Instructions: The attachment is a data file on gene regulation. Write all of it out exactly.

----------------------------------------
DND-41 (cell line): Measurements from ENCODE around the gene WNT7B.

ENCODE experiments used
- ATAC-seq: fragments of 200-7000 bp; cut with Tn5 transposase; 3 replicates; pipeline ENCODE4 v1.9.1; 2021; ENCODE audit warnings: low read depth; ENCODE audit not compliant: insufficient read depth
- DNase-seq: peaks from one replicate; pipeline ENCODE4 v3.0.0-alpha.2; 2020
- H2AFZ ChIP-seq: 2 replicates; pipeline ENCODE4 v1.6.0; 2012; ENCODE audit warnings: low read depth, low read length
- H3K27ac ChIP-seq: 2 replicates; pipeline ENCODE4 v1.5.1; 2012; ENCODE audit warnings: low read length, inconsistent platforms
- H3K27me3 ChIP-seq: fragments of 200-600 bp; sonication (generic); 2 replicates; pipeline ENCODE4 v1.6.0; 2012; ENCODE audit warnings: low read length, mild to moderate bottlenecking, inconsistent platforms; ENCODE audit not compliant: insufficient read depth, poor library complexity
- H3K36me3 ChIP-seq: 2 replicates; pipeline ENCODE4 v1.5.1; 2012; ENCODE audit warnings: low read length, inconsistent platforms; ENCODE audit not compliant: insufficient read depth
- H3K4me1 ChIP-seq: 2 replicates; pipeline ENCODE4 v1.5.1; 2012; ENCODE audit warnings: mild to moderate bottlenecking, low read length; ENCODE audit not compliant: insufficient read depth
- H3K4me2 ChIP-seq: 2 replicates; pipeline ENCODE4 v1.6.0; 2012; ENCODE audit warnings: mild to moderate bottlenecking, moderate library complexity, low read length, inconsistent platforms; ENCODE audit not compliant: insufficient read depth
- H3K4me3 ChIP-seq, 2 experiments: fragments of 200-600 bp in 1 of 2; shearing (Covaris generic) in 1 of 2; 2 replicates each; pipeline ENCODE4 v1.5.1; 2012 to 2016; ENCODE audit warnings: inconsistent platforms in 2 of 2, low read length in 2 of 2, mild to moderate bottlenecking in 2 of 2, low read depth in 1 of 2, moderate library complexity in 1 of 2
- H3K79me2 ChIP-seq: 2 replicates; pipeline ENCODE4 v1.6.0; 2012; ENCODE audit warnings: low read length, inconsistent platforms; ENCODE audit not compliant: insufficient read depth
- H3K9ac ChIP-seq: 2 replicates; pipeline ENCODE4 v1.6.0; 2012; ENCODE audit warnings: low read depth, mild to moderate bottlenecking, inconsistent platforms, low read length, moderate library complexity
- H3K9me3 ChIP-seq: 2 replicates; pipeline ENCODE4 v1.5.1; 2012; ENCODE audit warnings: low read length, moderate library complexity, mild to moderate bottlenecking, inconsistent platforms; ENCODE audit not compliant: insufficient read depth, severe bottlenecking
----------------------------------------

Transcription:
DND-41 (cell line): Measurements from ENCODE around the gene WNT7B.

ENCODE experiments used
- ATAC-seq: fragments of 200-7000 bp; cut with Tn5 transposase; 3 replicates; pipeline ENCODE4 v1.9.1; 2021; ENCODE audit warnings: low read depth; ENCODE audit not compliant: insufficient read depth
- DNase-seq: peaks from one replicate; pipeline ENCODE4 v3.0.0-alpha.2; 2020
- H2AFZ ChIP-seq: 2 replicates; pipeline ENCODE4 v1.6.0; 2012; ENCODE audit warnings: low read depth, low read length
- H3K27ac ChIP-seq: 2 replicates; pipeline ENCODE4 v1.5.1; 2012; ENCODE audit warnings: low read length, inconsistent platforms
- H3K27me3 ChIP-seq: fragments of 200-600 bp; sonication (generic); 2 replicates; pipeline ENCODE4 v1.6.0; 2012; ENCODE audit warnings: low read length, mild to moderate bottlenecking, inconsistent platforms; ENCODE audit not compliant: insufficient read depth, poor library complexity
- H3K36me3 ChIP-seq: 2 replicates; pipeline ENCODE4 v1.5.1; 2012; ENCODE audit warnings: low read length, inconsistent platforms; ENCODE audit not compliant: insufficient read depth
- H3K4me1 ChIP-seq: 2 replicates; pipeline ENCODE4 v1.5.1; 2012; ENCODE audit warnings: mild to moderate bottlenecking, low read length; ENCODE audit not compliant: insufficient read depth
- H3K4me2 ChIP-seq: 2 replicates; pipeline ENCODE4 v1.6.0; 2012; ENCODE audit warnings: mild to moderate bottlenecking, moderate library complexity, low read length, inconsistent platforms; ENCODE audit not compliant: insufficient read depth
- H3K4me3 ChIP-seq, 2 experiments: fragments of 200-600 bp in 1 of 2; shearing (Covaris generic) in 1 of 2; 2 replicates each; pipeline ENCODE4 v1.5.1; 2012 to 2016; ENCODE audit warnings: inconsistent platforms in 2 of 2, low read length in 2 of 2, mild to moderate bottlenecking in 2 of 2, low read depth in 1 of 2, moderate library complexity in 1 of 2
- H3K79me2 ChIP-seq: 2 replicates; pipeline ENCODE4 v1.6.0; 2012; ENCODE audit warnings: low read length, inconsistent platforms; ENCODE audit not compliant: insufficient read depth
- H3K9ac ChIP-seq: 2 replicates; pipeline ENCODE4 v1.6.0; 2012; ENCODE audit warnings: low read depth, mild to moderate bottlenecking, inconsistent platforms, low read length, moderate library complexity
- H3K9me3 ChIP-seq: 2 replicates; pipeline ENCODE4 v1.5.1; 2012; ENCODE audit warnings: low read length, moderate library complexity, mild to moderate bottlenecking, inconsistent platforms; ENCODE audit not compliant: insufficient read depth, severe bottlenecking